Sidney M. Aronovitz

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Sidney Myer Aronovitz (June 20, 1920 – January 8, 1997) was an American lawyer and United States federal judge.

Born in 1920 in Key West, Florida, Aronovitz was the son of a local textile merchant and a third-generation Key West native.[1] He graduated from Key West High School in 1937, valedictorian and president of his class.[1] He received his Bachelor of Arts degree from the University of Florida in 1942 and his J.D. from the University of Florida College of Law in 1943.

Aronovitz served in the U.S. Army as a Captain from 1943 to 1946, winning the Bronze Star. He was in private practice in Miami from 1946 to 1976, serving as a Miami city commissioner from 1962 to 1966 and as vice-mayor in 1965.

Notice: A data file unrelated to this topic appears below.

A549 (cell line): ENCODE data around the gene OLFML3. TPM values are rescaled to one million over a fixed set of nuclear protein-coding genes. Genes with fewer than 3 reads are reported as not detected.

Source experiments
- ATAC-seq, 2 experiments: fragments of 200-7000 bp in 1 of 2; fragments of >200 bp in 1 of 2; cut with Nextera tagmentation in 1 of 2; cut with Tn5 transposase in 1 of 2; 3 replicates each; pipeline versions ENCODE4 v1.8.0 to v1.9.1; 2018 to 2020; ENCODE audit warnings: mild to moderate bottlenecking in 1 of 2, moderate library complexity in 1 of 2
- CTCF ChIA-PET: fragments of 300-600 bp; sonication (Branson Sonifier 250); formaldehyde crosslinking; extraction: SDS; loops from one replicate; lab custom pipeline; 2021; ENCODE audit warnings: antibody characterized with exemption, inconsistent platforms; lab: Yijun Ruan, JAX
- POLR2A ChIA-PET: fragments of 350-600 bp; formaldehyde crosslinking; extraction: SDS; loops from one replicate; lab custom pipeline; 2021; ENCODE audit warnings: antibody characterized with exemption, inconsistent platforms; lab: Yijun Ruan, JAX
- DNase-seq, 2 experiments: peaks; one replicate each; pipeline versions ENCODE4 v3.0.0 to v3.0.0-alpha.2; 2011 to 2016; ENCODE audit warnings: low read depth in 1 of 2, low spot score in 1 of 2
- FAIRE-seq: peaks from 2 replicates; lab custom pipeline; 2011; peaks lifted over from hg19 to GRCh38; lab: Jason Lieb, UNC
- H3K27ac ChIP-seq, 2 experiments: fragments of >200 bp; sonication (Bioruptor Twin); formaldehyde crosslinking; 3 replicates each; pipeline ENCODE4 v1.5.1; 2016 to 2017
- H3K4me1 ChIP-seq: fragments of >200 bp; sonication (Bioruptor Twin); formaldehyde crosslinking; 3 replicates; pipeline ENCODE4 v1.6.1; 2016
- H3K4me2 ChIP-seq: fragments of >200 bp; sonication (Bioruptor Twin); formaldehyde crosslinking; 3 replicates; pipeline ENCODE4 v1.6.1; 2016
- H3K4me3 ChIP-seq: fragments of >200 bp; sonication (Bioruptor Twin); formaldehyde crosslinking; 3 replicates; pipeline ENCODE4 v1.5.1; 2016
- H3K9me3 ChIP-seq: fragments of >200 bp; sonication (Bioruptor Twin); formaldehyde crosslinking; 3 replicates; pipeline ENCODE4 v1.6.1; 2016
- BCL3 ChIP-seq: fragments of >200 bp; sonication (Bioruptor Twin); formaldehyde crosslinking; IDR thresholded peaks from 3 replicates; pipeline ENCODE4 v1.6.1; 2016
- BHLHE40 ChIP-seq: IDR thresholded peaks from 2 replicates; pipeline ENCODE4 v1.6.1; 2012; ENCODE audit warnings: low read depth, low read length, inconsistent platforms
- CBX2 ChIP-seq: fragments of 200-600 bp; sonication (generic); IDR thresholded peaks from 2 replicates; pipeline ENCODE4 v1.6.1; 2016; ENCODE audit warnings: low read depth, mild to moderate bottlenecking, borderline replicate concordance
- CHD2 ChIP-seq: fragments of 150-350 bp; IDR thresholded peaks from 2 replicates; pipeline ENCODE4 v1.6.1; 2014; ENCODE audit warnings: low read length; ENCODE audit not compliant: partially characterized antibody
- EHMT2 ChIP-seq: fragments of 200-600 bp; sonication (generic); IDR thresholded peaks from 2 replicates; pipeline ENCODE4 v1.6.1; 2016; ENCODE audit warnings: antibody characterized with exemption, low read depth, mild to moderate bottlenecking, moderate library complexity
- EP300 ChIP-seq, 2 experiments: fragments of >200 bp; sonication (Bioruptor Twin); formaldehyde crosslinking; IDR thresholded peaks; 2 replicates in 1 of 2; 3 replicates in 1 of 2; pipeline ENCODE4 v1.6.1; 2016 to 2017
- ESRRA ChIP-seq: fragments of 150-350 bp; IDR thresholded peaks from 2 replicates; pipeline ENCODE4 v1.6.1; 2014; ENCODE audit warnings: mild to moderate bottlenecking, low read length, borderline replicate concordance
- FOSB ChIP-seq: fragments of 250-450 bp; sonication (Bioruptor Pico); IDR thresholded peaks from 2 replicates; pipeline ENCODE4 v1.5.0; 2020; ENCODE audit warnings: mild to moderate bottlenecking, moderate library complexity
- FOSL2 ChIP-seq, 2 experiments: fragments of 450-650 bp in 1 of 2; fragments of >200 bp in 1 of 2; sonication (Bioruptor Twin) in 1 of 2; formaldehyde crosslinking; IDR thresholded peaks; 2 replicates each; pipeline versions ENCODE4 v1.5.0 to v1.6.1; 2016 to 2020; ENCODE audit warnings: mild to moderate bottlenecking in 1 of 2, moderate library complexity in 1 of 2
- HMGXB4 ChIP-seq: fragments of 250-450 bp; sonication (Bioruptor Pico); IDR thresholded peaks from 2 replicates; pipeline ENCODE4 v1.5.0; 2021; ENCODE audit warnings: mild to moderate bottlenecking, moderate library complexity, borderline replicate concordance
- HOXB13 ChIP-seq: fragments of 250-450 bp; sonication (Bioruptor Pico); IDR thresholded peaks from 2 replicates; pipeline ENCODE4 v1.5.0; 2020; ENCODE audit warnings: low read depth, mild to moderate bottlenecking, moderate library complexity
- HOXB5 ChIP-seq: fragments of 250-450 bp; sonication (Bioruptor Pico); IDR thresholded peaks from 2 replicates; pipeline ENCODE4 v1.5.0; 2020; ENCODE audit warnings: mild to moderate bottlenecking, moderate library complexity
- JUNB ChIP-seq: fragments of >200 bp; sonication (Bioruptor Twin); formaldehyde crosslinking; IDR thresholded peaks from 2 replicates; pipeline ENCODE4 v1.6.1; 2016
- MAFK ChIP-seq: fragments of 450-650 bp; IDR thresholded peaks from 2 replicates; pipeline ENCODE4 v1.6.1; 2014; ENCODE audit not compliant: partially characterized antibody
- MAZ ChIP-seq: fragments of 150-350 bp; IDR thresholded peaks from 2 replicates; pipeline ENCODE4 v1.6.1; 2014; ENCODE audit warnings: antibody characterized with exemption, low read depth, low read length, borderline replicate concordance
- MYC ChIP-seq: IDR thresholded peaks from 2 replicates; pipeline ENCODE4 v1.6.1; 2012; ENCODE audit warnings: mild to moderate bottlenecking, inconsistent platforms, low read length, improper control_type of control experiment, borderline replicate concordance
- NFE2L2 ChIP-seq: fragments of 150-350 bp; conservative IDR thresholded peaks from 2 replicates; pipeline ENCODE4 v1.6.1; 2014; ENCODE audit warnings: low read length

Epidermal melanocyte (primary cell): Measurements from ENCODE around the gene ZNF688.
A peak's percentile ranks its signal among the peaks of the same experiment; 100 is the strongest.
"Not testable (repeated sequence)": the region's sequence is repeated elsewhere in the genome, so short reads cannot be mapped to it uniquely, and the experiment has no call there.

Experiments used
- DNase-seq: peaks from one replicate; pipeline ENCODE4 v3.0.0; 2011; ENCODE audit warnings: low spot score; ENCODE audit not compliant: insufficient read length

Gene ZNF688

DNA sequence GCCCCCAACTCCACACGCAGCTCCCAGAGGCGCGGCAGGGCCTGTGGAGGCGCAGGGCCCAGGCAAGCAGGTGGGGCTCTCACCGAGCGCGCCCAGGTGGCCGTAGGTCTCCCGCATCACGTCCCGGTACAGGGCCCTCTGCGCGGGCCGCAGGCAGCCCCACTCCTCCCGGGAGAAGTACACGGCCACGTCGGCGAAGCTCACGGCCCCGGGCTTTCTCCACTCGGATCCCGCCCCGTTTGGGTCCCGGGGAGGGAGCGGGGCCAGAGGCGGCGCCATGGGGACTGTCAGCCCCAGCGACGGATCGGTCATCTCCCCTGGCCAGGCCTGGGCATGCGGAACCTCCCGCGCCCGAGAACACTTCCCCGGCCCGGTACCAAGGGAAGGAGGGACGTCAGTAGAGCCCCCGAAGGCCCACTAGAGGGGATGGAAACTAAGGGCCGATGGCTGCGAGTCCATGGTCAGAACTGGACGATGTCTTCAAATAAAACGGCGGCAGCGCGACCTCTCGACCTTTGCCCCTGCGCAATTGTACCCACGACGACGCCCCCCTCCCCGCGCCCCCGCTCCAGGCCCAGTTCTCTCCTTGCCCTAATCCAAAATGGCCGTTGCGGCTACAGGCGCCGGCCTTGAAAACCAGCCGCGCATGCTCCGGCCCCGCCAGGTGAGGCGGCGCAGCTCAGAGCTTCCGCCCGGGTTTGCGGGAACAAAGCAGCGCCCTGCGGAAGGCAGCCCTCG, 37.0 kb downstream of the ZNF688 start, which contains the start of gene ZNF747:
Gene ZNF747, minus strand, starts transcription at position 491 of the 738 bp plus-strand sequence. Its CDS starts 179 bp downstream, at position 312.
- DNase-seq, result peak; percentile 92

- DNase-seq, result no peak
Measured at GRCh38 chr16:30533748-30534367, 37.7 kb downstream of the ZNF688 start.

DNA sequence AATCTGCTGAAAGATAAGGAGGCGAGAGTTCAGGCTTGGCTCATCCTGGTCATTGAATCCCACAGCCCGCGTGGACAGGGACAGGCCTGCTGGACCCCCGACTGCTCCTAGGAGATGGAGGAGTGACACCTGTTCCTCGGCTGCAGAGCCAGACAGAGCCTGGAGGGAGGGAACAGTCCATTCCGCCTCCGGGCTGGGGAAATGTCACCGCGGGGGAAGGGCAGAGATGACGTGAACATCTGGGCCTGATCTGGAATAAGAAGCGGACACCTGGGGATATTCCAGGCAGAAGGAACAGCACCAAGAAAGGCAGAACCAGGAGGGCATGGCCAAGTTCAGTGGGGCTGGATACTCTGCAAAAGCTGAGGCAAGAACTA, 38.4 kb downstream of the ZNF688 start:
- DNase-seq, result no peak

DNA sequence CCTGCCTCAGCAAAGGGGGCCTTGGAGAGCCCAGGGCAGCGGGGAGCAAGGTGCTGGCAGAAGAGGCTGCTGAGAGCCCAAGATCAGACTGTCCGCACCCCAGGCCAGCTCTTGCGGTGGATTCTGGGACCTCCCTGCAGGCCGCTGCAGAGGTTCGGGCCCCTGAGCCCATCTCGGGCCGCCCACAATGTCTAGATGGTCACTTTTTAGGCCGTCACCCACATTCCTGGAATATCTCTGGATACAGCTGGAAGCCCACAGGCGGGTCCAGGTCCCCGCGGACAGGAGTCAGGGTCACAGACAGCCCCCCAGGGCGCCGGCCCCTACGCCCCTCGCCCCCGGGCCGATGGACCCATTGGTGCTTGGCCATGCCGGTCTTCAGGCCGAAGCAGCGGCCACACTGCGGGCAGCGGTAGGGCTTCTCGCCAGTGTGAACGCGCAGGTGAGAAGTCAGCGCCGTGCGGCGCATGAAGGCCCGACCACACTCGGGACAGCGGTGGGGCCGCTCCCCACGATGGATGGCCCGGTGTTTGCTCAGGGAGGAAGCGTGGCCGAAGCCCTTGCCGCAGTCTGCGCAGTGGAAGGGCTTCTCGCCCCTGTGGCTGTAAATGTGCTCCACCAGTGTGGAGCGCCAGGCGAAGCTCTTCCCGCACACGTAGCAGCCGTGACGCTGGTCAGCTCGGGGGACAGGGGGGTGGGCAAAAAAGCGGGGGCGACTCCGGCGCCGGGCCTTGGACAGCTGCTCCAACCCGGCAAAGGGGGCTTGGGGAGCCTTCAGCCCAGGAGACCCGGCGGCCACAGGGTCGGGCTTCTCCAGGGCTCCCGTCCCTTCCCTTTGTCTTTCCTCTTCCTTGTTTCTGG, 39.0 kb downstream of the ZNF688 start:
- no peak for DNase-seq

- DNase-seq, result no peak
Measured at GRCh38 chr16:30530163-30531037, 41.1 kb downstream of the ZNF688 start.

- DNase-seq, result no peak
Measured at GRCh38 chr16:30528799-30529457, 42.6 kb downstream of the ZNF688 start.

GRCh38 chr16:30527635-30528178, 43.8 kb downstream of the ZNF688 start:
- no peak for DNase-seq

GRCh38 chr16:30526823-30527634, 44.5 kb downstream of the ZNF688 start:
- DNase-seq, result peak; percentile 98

President Gerald Ford nominated Aronovitz to the United States District Court for the Southern District of Florida on August 4, 1976, to the seat vacated by William O. Mehrtens. Confirmed by the Senate on September 17, 1976, he received commission four days later. Among the cases presided over by Aronovitz was the claim of treasure hunter Mel Fisher to the Spanish galleon, Atocha.[1] Aronovitz assumed senior status on October 31, 1988 and remained on the court until his death in Miami in 1997.

In October 2009, President Barack Obama signed into a law a bill introduced by Representative Ileana Ros-Lehtinen to rename the U.S. Post Office, Custom House, and Courthouse in Key West the Sidney M. Aronovitz United States Courthouse.[1]

Sources[edit]

  1. ^ a b c d Florida Bar News, November 1, 2009, Vol. 36, No. 21, p. 23.

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